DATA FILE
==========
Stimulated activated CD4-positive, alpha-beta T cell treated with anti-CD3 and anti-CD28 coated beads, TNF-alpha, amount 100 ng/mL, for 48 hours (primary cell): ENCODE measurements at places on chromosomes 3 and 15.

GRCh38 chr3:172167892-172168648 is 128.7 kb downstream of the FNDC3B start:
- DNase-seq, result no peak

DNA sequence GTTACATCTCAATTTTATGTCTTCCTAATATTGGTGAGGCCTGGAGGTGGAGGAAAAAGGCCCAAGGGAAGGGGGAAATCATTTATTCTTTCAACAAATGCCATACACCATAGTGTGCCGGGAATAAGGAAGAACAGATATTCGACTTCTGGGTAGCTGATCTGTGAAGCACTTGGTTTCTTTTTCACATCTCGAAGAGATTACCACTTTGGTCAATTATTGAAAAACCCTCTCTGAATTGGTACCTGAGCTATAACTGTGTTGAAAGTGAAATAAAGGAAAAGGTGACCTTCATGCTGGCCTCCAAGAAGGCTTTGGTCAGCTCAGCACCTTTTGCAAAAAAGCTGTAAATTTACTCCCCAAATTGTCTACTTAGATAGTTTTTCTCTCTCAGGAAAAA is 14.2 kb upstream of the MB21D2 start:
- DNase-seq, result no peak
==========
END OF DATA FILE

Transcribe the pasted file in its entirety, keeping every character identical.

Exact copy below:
Stimulated activated CD4-positive, alpha-beta T cell treated with anti-CD3 and anti-CD28 coated beads, TNF-alpha, amount 100 ng/mL, for 48 hours (primary cell): ENCODE measurements at places on chromosomes 3 and 15.

GRCh38 chr3:172167892-172168648 is 128.7 kb downstream of the FNDC3B start:
- DNase-seq, result no peak

DNA sequence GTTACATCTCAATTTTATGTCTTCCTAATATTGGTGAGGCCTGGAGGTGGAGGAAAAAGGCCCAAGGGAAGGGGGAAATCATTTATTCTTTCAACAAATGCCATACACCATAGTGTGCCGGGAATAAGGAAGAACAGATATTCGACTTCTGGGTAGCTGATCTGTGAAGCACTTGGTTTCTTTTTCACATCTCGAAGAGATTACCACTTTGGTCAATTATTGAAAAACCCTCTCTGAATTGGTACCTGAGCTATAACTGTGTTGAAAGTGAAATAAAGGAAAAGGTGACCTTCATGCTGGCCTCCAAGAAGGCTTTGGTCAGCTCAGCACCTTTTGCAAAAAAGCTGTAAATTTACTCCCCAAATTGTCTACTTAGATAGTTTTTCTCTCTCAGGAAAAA is 14.2 kb upstream of the MB21D2 start:
- DNase-seq, result no peak